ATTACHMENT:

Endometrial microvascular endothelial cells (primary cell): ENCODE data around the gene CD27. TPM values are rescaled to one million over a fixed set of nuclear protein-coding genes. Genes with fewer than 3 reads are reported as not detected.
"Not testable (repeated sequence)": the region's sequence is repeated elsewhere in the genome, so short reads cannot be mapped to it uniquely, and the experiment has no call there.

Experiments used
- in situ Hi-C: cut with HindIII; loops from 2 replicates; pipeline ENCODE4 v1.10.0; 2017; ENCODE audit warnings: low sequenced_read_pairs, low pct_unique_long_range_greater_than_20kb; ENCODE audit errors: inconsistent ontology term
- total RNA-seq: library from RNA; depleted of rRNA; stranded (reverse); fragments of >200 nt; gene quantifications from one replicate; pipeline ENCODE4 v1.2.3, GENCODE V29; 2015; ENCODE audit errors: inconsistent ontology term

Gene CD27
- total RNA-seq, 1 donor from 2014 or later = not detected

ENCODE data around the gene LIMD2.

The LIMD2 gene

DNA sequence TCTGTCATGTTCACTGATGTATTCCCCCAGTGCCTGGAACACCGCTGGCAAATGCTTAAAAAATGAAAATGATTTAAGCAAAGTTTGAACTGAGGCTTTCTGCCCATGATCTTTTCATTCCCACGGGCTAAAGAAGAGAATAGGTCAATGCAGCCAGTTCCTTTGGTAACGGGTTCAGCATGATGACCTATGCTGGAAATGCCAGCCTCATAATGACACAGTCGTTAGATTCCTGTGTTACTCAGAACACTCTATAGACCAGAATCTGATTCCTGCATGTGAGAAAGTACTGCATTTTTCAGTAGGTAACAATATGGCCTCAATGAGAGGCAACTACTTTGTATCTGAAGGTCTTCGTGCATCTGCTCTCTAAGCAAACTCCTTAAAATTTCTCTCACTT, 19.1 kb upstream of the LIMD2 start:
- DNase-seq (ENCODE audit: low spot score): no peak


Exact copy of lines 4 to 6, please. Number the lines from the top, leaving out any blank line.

- in situ Hi-C: cut with HindIII; loops from 2 replicates; pipeline ENCODE4 v1.10.0; 2017; ENCODE audit warnings: low sequenced_read_pairs, low pct_unique_long_range_greater_than_20kb; ENCODE audit errors: inconsistent ontology term
- total RNA-seq: library from RNA; depleted of rRNA; stranded (reverse); fragments of >200 nt; gene quantifications from one replicate; pipeline ENCODE4 v1.2.3, GENCODE V29; 2015; ENCODE audit errors: inconsistent ontology term

Gene CD27